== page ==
Heidi Kitrosser is the Robins Kaplan professor at the University of Minnesota Law School. She is currently a visiting professor at Northwestern – Pritzker School of Law and will join the Northwestern faculty as a tenured professor in fall 2022. Kitrosser is an expert on the constitutional law of federal government secrecy and on separation of powers and free speech law more broadly. She has written, spoken, and consulted widely on these topics. Her book, Reclaiming Accountability: Transparency, Executive Power, and the U.S. Constitution (U Chicago Press, 2015) was awarded the 2014 IIT Chicago-Kent College of Law / Roy C. Palmer Civil Liberties Prize. Kitrosser’s articles have appeared in many venues, including Supreme Court ReviewGeorgetown Law JournalUCLA Law ReviewMinnesota Law Review, and Constitutional Commentary. In 2017, she was awarded a Guggenheim fellowship. Kitrosser is on the steering committee of the Free Expression Legal Network (FELN), a new network of law school clinics, academics, and practitioners spearheaded by Yale’s Media Freedom & Information Access Clinic and the Reporter’s Committee for Freedom of the Press, which seeks to promote and protect free speech, free press, and the flow of information.  

Meenakshi Krishnan is an associate in the media law practice at Davis Wright Tremaine LLP, where she counsels and defends journalists, media companies, and nonprofits in a wide range of content-related matters, including First Amendment, defamation, FOIA, copyright, and reporters’ shield law issues. She also provides pre-publication review for media and nonprofit clients, including The Markup, The Atlantic, Pew, and Vice. Prior to joining DWT, she worked as a 2019-20 legal fellow at the Knight First Amendment Institute and clerked for the Hon. James A. Wynn Jr. of the U.S. Court of Appeals for the Fourth Circuit. She received her J.D. from Yale Law School, where she was a Student Director of the Media Freedom and Information Access Clinic and an Executive Editor of the Yale Law Journal. A Fulbright scholar, Krishnan received her B.A. in History and Political Science from Wake Forest University and her M.Phil. in International Relations and Politics from the University of Cambridge. Her writing has appeared in Yale Law Journal Forum and Just Security, and she is an advisory board member of the Initiative for a Representative First Amendment.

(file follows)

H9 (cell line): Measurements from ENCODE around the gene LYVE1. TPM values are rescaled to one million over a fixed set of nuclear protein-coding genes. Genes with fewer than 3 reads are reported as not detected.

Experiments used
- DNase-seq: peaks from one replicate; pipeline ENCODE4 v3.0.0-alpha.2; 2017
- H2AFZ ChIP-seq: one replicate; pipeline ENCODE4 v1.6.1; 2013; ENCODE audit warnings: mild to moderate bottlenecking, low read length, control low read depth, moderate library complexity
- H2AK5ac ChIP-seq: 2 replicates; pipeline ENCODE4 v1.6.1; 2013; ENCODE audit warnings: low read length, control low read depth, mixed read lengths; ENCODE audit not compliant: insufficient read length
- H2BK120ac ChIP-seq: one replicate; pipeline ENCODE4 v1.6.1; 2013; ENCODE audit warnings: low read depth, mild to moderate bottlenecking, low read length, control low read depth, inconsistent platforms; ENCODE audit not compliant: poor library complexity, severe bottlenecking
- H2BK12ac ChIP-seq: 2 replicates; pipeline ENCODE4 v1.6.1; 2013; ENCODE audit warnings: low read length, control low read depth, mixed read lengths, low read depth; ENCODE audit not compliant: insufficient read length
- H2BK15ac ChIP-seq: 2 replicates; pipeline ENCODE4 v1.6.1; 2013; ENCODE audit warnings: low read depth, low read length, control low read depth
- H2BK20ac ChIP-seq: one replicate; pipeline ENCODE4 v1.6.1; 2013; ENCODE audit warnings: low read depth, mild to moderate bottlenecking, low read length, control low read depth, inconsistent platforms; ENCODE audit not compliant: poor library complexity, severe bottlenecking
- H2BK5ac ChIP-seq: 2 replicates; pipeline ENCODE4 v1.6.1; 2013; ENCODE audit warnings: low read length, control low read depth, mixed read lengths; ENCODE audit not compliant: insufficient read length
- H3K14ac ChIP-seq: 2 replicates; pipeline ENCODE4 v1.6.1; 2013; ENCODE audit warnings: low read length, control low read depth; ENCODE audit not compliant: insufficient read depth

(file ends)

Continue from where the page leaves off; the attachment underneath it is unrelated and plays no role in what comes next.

Margaret Kwoka is the Lawrence Herman Professor in Law at the Ohio State University Moritz College of Law.  Prior to joining the Moritz faculty, she was a Professor of Law and Director of the Information Transparency Project at the University of Denver.  Professor Kwoka’s research interests center on government secrecy, the Freedom of Information Act, procedural justice, and judicial review of agency actions. Her articles have appeared in the Yale Law Journal, Duke Law Journal, Boston University Law Review, UC Davis Law Review, and Florida State Law Review, among others. Her forthcoming book, Saving the Freedom of Information Act, will be published by Cambridge University Press. She has testified before Congress on government transparency, served on the Federal FOIA Advisory Committee at the National Archives and Records Administration, and won various awards for her teaching, her pro bono litigation, and also for her scholarship, including most recently the Harry J. Kalvin Prize for Empirical Scholarship from the Law and Society Association. Prior to joining the academy, she clerked for Judge Michael Murphy, U.S. Court of Appeals for the Tenth Circuit, and Chief Justice Phillip Rapoza, Massachusetts Appeals Court. She also practiced as an attorney at Public Citizen Litigation Group, a public interest law firm in Washington, D.C., where she focused on government transparency litigation in federal court. Professor Kwoka is a graduate of Brown University and Northeastern University School of Law and a former education volunteer with Peace Corps in Burkina Faso.